And you apologize for not having had him.

Very good, but what did I add at the bottom there?

"To Javier."

So? So what?

You don't see what I'm trying to say?

But I'm not your son.

Of course you are not.

But if I'm dedicating that poem to you, it must mean something, right?

But I'm not your son.

I don't know what... what they teach you in school these days, eh?

Come on, go on, man. Go on.

Everyone is so weird today...

Ramón, how are you? Yeah, hang on, I can't hear you.

Tell me, handsome. Nothing, you know.

I'm leaving tomorrow.

Yes, Rosa told me this afternoon.

You're probably impatient. Just a tad.

Hey, Ramón, about this... they were telling me about that thing you know.

What thing? Well, you know, the...

The powder? The powder, yes.

You have to calculate an exact dose of 200 milligrams.

Gené... However, it is likely that it will be a bit painful. It's better you know.

Gené, Gené. Okay, let's see...

I think it's best if you wash your hands clean of this.

I'm very worried they might get you involved some day.

Actually, that's why I'm calling.

I want us to say goodbye and... and to not talk ever again.

It's for your own safety.

Don't even discuss it with Marc.

Yes, of course. I understand, I understand.

So this is... this is... goodbye. It is.

It's better this way.

Okay, sure. Sure, sure.

But, but just let me... let me tell you something.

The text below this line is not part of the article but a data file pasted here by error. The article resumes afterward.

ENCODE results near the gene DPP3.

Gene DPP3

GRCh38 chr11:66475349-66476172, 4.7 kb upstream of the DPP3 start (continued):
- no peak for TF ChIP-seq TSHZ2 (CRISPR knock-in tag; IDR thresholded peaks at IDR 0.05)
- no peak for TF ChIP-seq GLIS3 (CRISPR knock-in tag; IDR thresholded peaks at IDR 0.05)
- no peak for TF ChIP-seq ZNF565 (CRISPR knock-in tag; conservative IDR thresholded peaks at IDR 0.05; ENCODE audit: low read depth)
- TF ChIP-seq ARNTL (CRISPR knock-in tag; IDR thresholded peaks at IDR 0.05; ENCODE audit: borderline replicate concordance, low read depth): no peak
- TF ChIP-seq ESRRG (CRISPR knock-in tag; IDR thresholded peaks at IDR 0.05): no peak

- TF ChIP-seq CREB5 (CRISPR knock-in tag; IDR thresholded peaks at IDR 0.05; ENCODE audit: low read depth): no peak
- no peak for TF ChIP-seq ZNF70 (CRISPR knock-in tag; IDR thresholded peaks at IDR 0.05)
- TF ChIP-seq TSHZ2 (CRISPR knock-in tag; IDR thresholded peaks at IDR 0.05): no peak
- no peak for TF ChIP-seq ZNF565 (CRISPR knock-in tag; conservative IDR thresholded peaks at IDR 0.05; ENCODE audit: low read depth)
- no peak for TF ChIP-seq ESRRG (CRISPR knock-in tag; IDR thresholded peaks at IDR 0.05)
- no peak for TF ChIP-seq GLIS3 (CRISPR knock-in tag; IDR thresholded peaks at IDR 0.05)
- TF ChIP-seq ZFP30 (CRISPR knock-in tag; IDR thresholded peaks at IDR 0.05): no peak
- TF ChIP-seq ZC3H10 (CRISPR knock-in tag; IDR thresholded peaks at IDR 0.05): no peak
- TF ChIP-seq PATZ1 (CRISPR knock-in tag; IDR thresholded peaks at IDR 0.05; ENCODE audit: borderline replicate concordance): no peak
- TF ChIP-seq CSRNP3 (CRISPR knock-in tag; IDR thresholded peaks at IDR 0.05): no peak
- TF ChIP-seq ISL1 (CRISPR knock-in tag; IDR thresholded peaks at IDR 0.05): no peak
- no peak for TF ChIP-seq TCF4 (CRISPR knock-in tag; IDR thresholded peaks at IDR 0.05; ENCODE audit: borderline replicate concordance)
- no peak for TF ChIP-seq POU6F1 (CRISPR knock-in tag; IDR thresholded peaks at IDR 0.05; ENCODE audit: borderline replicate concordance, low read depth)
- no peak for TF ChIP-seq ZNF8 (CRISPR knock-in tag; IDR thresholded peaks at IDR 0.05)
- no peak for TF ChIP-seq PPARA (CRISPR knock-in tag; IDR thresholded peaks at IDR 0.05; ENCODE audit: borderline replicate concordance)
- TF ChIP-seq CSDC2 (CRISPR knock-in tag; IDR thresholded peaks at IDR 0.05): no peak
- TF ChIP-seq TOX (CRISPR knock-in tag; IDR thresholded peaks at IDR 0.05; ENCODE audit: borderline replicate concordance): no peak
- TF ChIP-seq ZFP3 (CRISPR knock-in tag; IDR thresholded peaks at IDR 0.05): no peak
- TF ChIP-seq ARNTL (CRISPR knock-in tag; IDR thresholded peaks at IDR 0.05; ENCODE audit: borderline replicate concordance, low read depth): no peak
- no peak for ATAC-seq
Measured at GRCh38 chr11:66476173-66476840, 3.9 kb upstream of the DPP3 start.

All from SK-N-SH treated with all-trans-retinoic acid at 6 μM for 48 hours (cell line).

Ramón, think this over as many times as you need to.

Don't feel pressured. I mean, if you're going to do it, don't do it in order to... in order to set an example, or to not disappoint the public, or us, or the association.

Nobody is forcing you to do it if you don't want to, you understand?

Do you understand me, Ramón? You too, Gené, my child.

Forgive me, Ramón.

Goodbye, Gené.

Have a nice trip, friend.

Goodbye, Manuela.

And you, behave yourself, all right, Javi?

I got your poem, finally.

Come here a second.

Give me a hug.

Do me a favor. Take care of your grandpa, okay?

Take care of your grandpa.

Okay, Ramón. Here we go.

Could you close the door now, kid?

Let's go. Close it.

So what did you lose in Boiro, chief?

I'm going to the beach, to get some fresh air.

Fresh air? That's great, man.

This is the best I could find with the money you gave me.

And I told them about the view. Do you like it?

Where do I sign?

For what? To marry you.

He's out.

Look at him. Since I don't move...

Ramón, if it's true that there's an afterlife...

I know you'll think it's silly, huh?

But please, send me a sign.

A sign? Whatever.

I was never afraid of spirits.

I will be very, very watchful, just waiting for it.

Will you do it? Of course.

But you know what... you see, between you and I, I think that after we're dead, there isn't anything.

It's just the same as it is before we're born, there's nothing.

How can you be so sure, Ramón?

Nobody knows. I'm not sure.

I just think there is nothing. It's just... it's just a hunch.